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Communicaring: When Siblings Need to Talk About an Aging Parent

Taking care of elderly parents can create a unique dynamic among siblings. The people who spent two decades of their own lives making your needs central to their lives, are now themselves in great need. That fact alone can be a hard reality to embrace. Different siblings may have different emotional reactions to this new phase of life. As well, there are going to be many practical issues that siblings need to discuss concerning their parents so that the best decisions are made for everyone involved. But you can’t overlook the reality that all of these decisions are being made in the context of strong emotions and past family norms.

Depending upon how well the family gets along, caregiving for aging parents may be very easy or very difficult. Family members will have to work cooperatively to decide who will be the primary caregiver for mom or dad. The sibling living closest may not be the one best suited financially or emotionally for the job. For instance, your sister who lives in town may have recently divorced and is now a single mother with 3 kids and a full-time job. Or it may be that the brother who lives around the corner from mom and dad is also the brother who is most overwhelmed by the day-to-day responsibilities of visiting your parents, managing medications, going to doctor appointments or getting phone calls from a frightened parent in the middle of the night.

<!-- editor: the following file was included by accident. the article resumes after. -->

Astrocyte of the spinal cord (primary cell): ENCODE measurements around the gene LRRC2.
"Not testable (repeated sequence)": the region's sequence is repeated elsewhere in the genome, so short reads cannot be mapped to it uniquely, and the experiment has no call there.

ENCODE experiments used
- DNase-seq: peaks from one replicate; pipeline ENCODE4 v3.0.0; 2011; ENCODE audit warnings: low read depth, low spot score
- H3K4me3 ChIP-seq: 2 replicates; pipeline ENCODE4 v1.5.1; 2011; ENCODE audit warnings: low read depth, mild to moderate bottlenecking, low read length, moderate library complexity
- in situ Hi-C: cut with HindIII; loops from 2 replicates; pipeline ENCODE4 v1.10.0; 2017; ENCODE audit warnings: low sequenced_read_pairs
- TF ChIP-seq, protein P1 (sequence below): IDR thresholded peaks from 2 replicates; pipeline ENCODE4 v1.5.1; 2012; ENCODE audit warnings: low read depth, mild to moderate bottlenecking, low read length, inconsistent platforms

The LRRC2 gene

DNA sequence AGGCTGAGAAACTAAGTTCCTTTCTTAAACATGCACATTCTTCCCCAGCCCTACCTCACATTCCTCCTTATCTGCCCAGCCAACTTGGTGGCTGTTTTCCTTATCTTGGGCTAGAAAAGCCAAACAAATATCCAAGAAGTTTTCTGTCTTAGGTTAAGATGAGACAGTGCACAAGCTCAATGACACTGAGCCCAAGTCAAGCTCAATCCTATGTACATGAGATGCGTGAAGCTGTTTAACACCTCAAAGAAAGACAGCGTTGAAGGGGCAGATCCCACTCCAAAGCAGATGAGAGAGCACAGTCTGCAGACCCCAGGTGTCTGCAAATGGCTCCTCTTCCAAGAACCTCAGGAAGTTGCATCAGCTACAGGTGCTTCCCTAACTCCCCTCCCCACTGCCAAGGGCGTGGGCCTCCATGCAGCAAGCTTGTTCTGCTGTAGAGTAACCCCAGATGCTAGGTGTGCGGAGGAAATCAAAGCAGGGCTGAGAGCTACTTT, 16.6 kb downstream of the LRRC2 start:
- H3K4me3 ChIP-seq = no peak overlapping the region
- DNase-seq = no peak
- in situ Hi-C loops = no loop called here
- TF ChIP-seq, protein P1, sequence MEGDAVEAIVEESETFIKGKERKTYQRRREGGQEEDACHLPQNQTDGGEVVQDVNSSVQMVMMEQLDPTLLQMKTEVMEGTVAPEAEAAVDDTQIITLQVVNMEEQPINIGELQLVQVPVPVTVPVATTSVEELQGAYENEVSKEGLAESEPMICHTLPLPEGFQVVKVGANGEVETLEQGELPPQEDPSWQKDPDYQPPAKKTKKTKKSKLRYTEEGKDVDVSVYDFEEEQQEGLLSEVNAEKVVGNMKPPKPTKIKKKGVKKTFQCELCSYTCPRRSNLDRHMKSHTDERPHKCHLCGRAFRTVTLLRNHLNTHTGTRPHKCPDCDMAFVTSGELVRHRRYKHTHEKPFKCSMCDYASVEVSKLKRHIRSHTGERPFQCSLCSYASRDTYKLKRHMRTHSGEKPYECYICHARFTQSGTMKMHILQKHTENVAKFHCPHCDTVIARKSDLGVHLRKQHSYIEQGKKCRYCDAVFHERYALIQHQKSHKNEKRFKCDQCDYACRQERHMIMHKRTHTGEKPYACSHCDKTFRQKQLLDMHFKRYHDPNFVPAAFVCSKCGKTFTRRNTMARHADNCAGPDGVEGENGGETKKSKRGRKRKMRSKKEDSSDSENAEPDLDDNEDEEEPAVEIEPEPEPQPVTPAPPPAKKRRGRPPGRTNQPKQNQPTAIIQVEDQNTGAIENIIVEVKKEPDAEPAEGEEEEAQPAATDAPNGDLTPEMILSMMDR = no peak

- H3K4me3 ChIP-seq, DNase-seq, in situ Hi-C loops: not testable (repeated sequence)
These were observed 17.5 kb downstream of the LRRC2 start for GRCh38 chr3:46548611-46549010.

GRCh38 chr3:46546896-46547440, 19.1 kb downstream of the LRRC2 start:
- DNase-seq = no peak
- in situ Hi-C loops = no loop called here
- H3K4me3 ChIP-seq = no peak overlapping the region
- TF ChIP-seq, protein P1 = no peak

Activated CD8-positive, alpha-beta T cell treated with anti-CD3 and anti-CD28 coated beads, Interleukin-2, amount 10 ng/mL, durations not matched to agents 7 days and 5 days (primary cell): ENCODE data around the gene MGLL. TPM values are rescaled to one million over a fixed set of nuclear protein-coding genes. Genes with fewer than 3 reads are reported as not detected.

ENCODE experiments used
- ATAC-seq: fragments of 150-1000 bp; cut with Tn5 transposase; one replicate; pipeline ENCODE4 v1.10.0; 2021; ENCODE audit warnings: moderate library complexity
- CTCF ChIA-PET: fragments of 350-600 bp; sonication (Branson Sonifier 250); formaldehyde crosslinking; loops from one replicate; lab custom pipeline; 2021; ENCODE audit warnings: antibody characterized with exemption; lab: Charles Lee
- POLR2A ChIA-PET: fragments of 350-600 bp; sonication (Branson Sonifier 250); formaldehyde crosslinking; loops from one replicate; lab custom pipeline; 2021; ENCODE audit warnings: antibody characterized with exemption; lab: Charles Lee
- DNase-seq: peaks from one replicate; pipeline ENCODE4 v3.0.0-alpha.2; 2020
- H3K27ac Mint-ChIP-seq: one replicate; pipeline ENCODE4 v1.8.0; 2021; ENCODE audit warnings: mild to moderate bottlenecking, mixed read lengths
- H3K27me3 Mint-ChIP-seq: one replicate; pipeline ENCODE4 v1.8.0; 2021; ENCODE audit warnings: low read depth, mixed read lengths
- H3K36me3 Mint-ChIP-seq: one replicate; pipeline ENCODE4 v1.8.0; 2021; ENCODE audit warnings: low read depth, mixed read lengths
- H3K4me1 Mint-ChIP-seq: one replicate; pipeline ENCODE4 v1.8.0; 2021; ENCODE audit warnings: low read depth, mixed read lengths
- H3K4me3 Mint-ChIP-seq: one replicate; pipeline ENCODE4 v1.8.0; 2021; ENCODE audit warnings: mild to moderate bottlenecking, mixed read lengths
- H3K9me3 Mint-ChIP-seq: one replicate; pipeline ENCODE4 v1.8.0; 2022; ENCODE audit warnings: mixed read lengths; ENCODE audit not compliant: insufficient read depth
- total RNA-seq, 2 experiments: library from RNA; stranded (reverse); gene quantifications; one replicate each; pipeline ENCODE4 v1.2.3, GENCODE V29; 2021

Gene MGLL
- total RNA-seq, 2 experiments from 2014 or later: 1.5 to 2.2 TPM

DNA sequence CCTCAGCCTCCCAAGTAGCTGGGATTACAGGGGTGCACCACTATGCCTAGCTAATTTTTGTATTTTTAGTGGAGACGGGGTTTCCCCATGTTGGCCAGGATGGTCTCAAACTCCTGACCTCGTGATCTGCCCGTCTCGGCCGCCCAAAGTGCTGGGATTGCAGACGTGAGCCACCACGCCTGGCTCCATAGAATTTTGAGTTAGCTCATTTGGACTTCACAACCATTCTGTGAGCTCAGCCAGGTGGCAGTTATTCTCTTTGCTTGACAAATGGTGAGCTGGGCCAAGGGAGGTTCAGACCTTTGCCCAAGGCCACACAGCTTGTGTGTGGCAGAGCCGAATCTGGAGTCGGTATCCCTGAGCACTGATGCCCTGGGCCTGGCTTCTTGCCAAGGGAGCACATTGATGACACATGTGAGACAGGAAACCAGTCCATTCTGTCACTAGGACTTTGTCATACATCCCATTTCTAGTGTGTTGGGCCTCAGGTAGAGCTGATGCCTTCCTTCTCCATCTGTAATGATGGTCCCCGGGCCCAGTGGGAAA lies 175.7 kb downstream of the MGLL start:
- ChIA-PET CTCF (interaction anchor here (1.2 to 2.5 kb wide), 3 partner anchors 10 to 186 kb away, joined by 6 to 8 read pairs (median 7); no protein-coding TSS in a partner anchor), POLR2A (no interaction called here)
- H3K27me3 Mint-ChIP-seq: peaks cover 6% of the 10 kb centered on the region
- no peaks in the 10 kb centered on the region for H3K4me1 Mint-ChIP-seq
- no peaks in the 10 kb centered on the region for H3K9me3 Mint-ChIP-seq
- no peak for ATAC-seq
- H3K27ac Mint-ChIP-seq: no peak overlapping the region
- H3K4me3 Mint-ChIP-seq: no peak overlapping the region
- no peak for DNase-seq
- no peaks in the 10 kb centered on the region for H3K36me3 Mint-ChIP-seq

As a result, you and your siblings might find that the lines of responsibility are not so simple to define. Responsibilities might be divided up in creative ways. For instance, the brother who is now the primary caregiver may not be the one to handle the finances. One of your sisters may be the information gatherer while your sister with the medical background may be the one who keeps in touch with your parents’ physicians.

One of the best ways to deal with the issues of caring for your elderly parents is to call a family meeting. The purpose of the meeting is to decide what needs to be done to help your parents. It is best done in person but can also take place via a conference call if siblings are scattered around the country.

A family meeting should take these four things into consideration:

  • Write it down! A written agenda will be helpful. It should include all the things everyone is doing now and list what else needs to be done. Written records will also be helpful going forward.

  • Honesty is the best policy. Each sibling should be specific about what they can do and can’t do, as well as about how they’re emotionally coping with this new phase.

  • Be prepared to divide and conquer. You’ll each need to take on tasks but don’t expect perfect equality. Depending a number of factors, one of you might have more responsibilities than another.

  • Develop a plan for ongoing communication. It will be important to continue to all stay on the same page as things change.


Regular family meetings won’t resolve all tensions but they’ll go a long way toward maintaining healthy family relationships during a time that is difficult, complex and emotional. At every step in the process, it will be important to understand your own emotions at this challenging time and to try to have sympathy for your siblings' feelings as well, even if you disagree. When your parents’ journey ends, your family relationships will continue. It’s vital to maintain those bonds during this challenging time.


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